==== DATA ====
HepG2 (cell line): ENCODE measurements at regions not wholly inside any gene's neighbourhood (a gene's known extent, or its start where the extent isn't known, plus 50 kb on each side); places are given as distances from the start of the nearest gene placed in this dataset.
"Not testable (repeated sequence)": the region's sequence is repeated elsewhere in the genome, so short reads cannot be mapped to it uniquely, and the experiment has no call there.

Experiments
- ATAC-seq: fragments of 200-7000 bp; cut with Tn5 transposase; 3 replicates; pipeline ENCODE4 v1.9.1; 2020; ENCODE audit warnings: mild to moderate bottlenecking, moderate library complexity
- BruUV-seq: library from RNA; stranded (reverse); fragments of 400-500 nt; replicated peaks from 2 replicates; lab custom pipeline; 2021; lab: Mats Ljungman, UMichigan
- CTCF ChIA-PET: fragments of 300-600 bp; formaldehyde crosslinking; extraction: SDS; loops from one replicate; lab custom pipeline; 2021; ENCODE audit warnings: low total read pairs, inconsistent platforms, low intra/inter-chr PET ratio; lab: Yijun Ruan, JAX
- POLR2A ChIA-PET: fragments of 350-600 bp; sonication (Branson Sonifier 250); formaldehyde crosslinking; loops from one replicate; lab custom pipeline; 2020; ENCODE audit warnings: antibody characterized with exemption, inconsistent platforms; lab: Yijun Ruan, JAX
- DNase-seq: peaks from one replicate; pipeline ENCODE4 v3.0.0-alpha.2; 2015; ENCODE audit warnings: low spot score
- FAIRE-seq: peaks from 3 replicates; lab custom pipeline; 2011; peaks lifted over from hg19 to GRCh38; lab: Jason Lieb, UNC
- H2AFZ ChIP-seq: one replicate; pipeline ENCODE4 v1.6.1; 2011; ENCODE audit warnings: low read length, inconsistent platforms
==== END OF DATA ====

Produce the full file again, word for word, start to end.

HepG2 (cell line): ENCODE measurements at regions not wholly inside any gene's neighbourhood (a gene's known extent, or its start where the extent isn't known, plus 50 kb on each side); places are given as distances from the start of the nearest gene placed in this dataset.
"Not testable (repeated sequence)": the region's sequence is repeated elsewhere in the genome, so short reads cannot be mapped to it uniquely, and the experiment has no call there.

Experiments
- ATAC-seq: fragments of 200-7000 bp; cut with Tn5 transposase; 3 replicates; pipeline ENCODE4 v1.9.1; 2020; ENCODE audit warnings: mild to moderate bottlenecking, moderate library complexity
- BruUV-seq: library from RNA; stranded (reverse); fragments of 400-500 nt; replicated peaks from 2 replicates; lab custom pipeline; 2021; lab: Mats Ljungman, UMichigan
- CTCF ChIA-PET: fragments of 300-600 bp; formaldehyde crosslinking; extraction: SDS; loops from one replicate; lab custom pipeline; 2021; ENCODE audit warnings: low total read pairs, inconsistent platforms, low intra/inter-chr PET ratio; lab: Yijun Ruan, JAX
- POLR2A ChIA-PET: fragments of 350-600 bp; sonication (Branson Sonifier 250); formaldehyde crosslinking; loops from one replicate; lab custom pipeline; 2020; ENCODE audit warnings: antibody characterized with exemption, inconsistent platforms; lab: Yijun Ruan, JAX
- DNase-seq: peaks from one replicate; pipeline ENCODE4 v3.0.0-alpha.2; 2015; ENCODE audit warnings: low spot score
- FAIRE-seq: peaks from 3 replicates; lab custom pipeline; 2011; peaks lifted over from hg19 to GRCh38; lab: Jason Lieb, UNC
- H2AFZ ChIP-seq: one replicate; pipeline ENCODE4 v1.6.1; 2011; ENCODE audit warnings: low read length, inconsistent platforms